Q4OS Is the Perfect Distro for People Who Want a Windows OS, Only Safer – Gallery
Q4OS is a Linux distribution built to offer a similar experience to Windows XP. It's been around for a long time and now the developers have released yet another update for the operating system.
Fedora Council election results
The votes are in! Two seats were open on the newly formed Fedora Council, and we had five candidates to fill them. The new Fedora Council members are Rex Dieter and Langdon White.
Matthew Miller sent out the election results quickly after the election ended on 26 November at 00:00 UTC.
The election was held from 18 November to 26 November, and 192 Fedora contributors voted. (The June 2013 Fedora Board election had 157 voters, and the December 2012 election had 202 voters.)
Headless ARM9 SBC boots Debian in 0.87 seconds
Technologic released a fast-booting headless PC/104-expandable SBC, running Debian on a PXA16x SoC, and with a Lattice FPGA and wide temperature operation.
According to the latest blog post from Aspyr, the Mac version is now ready and will be released today. As usual information about the Linux version is scarce, but they do reiterate that it's only lagging 2-3 weeks behind the Mac version. This should mean that it will be ready some time in December:
If you're in a situation where you're required to use Windows, but don't want to worry about the nightmare of installing Apache and PHP (much less MySQL) on your machine, I urge you to check out XAMMP. It's not a new program, but that's one of its greatest features. It's basically just a single installer for Windows, OS X or Linux that installs Apache with PHP and MySQL. Its maturity means that even on a Windows system, it should install and work like you'd expect open-source software to work.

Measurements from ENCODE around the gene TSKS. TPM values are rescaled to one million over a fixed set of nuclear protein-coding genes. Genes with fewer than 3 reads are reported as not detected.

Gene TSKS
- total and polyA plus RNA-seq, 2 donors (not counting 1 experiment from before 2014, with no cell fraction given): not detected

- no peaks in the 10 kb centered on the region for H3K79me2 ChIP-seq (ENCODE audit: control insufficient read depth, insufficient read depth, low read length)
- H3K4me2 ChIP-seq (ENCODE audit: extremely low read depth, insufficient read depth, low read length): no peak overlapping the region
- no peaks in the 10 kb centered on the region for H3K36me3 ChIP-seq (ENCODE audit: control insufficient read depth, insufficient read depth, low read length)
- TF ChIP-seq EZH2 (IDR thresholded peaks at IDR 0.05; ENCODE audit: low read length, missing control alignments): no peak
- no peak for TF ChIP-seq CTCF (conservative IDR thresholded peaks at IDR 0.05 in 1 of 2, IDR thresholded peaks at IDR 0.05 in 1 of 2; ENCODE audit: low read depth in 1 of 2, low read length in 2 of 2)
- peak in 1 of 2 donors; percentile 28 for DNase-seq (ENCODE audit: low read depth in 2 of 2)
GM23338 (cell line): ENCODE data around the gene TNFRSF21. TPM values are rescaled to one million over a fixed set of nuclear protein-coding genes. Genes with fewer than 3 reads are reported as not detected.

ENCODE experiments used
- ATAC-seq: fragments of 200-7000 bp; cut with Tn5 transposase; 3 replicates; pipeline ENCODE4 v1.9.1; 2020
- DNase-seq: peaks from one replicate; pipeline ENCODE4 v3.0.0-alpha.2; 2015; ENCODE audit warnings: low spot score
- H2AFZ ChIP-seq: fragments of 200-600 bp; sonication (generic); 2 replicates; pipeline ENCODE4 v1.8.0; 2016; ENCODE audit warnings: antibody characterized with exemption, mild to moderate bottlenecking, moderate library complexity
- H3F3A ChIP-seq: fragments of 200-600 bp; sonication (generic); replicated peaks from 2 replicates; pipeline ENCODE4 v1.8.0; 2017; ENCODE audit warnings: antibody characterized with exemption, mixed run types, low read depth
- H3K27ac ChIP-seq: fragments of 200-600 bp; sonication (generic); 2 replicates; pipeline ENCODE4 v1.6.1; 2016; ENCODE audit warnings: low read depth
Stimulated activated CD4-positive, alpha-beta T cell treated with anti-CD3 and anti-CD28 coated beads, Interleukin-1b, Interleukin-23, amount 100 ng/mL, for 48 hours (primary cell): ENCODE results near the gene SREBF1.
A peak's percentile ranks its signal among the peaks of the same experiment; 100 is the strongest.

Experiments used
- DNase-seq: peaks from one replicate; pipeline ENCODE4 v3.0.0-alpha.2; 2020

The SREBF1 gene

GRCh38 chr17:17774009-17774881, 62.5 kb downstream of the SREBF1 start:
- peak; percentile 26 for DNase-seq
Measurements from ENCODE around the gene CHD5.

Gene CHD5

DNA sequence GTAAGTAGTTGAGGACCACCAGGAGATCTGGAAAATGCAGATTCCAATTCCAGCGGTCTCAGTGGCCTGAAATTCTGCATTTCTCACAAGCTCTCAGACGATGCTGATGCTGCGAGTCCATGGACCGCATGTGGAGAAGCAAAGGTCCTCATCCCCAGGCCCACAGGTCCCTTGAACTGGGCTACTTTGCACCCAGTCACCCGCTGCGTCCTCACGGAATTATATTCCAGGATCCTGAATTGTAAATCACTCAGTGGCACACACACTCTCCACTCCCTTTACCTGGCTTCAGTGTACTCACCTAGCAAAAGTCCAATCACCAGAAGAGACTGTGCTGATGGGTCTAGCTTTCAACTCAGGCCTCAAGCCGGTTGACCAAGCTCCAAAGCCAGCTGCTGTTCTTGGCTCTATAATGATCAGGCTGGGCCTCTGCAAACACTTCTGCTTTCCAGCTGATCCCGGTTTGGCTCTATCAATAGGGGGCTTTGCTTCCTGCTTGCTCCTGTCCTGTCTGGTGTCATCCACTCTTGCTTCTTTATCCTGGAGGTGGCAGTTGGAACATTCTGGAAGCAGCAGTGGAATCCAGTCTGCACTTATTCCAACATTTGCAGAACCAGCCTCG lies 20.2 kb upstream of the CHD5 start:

Monitorix is a free, Open Source monitoring tool that can be used to monitor as many services and system resources as possible. Unlike other monitoring tools, it is very simple to install, configure and monitor the systems. Initially, it was developed to support only the RPM based systems such as Red Hat, CentOS etc., but, later it is expanded it’s support to other distributions like Debian/Ubuntu, and BSD systems such as FreeBSD, NetBSD, and OpenBSD.